New York Gov. Andrew Cuomo on Wednesday outlined a seven-step proposal to curb gun violence featuring what he said he hopes will produce the “toughest assault weapons ban in the nation.”Cuomo focused part of what was more than an hour long State of the State address to combating gun violence in the wake of the massacre at Sandy Hook Elementary School in Newtown, Conn., that left 20 children and seven others dead.
“I know that the issue of gun control is hard,” Cuomo said in a passionate point of his speech. “I know it’s political. I know it’s controversial. I say to you, forget the extremists! It’s simple — no one hunts with an assault rifle. No one needs 10 bullets to kill a deer, and too many innocent people have died already! End this madness — now!
“Pass safe, reasonable gun control in the State of New York. Make this state safer. Save lives. Set an example for the rest of the nation. Let them look at New York and say this is what you can do. This is what you should do!”
Cuomo’s words were praised by, among others, New York City mayor Michael Bloomberg, who called it “passionate leadership on gun violence.” And it has already fanned the flames on speculation for a 2016 presidential run — the cover of the New York Daily News on Thursday calls Cuomo “America’s Sheriff.”
Some liberals who had been critical of Cuomo leading up to and after the election in November, though, wondered whether he would be able to enact that agenda with the Republican majority they say he helped create in November.
Liberals were irked that Cuomo didn’t do enough to elect Democrats to the New York state Senate in November, as he said he didn’t care which party was in power.
Democrats won a numerical majority, but five Democrats broke from the party’s caucus to form the Independent Democratic Caucus, which will share governing powers with Republicans.
“I think the big if is whether he can get any of it through the GOP majority he not [so] subtly encouraged in the Senate,” said Phillip Anderson, a campaign content and strategy consultant at at Corporate Action Network, a New York-based organisation that advocates for progressive causes.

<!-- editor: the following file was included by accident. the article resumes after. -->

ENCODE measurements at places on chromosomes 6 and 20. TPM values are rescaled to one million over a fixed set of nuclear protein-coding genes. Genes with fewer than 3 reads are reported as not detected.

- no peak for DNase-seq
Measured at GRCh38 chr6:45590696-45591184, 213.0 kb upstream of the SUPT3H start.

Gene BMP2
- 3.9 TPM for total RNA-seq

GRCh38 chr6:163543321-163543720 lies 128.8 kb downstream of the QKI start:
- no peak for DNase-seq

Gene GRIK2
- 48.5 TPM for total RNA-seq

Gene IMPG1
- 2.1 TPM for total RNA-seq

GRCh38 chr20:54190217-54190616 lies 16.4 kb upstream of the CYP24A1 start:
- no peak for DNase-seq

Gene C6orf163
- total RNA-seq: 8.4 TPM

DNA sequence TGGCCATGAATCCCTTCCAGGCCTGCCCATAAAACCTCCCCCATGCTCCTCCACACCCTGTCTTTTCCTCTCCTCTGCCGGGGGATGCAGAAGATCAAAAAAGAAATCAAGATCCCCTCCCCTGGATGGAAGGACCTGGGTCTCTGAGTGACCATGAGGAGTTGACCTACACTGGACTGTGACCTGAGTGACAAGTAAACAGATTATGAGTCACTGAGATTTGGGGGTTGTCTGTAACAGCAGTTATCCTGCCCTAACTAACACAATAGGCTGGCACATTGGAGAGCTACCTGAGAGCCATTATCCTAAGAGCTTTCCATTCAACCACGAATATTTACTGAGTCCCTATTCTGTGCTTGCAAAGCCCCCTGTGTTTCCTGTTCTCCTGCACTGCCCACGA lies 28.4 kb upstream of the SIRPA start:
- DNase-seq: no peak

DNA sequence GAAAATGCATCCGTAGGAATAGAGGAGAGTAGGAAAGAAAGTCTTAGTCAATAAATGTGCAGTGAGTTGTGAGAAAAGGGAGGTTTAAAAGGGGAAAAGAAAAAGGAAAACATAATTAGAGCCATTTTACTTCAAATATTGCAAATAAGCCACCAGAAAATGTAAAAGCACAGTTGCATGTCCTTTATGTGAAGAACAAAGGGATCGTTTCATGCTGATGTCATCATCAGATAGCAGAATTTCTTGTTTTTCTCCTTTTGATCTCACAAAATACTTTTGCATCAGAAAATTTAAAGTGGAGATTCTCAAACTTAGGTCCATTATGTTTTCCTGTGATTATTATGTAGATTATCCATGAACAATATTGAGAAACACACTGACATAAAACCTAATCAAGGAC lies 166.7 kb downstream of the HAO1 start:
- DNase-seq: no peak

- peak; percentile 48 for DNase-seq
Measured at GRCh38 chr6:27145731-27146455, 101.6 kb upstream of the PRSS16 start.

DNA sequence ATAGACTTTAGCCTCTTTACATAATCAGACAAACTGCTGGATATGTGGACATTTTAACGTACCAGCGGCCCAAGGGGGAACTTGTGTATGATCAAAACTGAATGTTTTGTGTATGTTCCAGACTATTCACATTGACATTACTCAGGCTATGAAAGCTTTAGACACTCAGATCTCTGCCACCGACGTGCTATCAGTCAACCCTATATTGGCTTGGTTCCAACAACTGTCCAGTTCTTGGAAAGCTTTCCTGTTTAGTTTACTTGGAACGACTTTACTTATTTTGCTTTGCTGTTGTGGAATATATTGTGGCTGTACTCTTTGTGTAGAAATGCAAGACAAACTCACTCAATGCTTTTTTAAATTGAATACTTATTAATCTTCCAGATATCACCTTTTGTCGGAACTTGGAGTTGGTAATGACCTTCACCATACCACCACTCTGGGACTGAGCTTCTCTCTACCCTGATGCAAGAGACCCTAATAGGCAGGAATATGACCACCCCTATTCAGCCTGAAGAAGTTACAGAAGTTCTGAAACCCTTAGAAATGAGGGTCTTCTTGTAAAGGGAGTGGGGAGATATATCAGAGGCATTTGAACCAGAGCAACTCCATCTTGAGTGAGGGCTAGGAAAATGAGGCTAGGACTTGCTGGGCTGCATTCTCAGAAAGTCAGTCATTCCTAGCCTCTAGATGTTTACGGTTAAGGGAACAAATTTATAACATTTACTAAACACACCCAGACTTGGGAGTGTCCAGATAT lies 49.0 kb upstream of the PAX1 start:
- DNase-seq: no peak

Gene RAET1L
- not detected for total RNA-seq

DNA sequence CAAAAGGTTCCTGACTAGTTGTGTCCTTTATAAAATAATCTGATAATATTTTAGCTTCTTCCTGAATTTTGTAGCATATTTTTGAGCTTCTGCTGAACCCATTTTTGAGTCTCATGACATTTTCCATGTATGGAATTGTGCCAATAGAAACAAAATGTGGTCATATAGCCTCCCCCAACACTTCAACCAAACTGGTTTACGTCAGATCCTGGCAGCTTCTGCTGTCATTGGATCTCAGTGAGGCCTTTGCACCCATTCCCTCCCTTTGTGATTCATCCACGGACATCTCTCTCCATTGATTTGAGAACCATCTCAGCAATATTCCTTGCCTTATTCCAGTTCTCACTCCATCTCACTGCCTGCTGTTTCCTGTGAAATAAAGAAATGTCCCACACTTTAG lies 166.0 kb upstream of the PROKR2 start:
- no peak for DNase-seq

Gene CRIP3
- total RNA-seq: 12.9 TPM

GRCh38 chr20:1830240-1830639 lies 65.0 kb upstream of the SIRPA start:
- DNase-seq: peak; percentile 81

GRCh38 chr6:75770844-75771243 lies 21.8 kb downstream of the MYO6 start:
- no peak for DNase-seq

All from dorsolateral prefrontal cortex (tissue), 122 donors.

“I support what he’s trying to do. Banning military style weapons and high capacity magazines seem to me to be very common sense moves. I say this as someone who grew up in the south, who grew up around guns, hunters and hunting. There’s just no good reason for civilians to possess any of these.”
Cuomo’s proposal consists of seven things he’d like to see implemented or changed with New York’s gun laws:
- The assault weapons ban
- Closing the private-sale loophole by requiring background checks
- Banning high-capacity magazines
- “Tougher penalties” for illegal gun use, guns in school grounds and violent gangs
- Banning guns from the mentally ill
- Banning the Internet sale of ammunition in New York
- Creating a state check on all ammunition purchases
Anderson applauded Cuomo’s plan, but he said that liberals have never had a problem with Cuomo on issues of gun control — it’s his positions on labour issues that irk them. Moreover, he may have compounded the chance to get his own proposals passed without a Democratic majority in the state Senate.
“Yay! Do something about gun safety. Please,” Anderson said in an email. “Also, quit being a Third Way/DLC retread.”
At the end of his speech Wednesday, Cuomo walked off the stage to enormous applause from the lawmakers in attendance.
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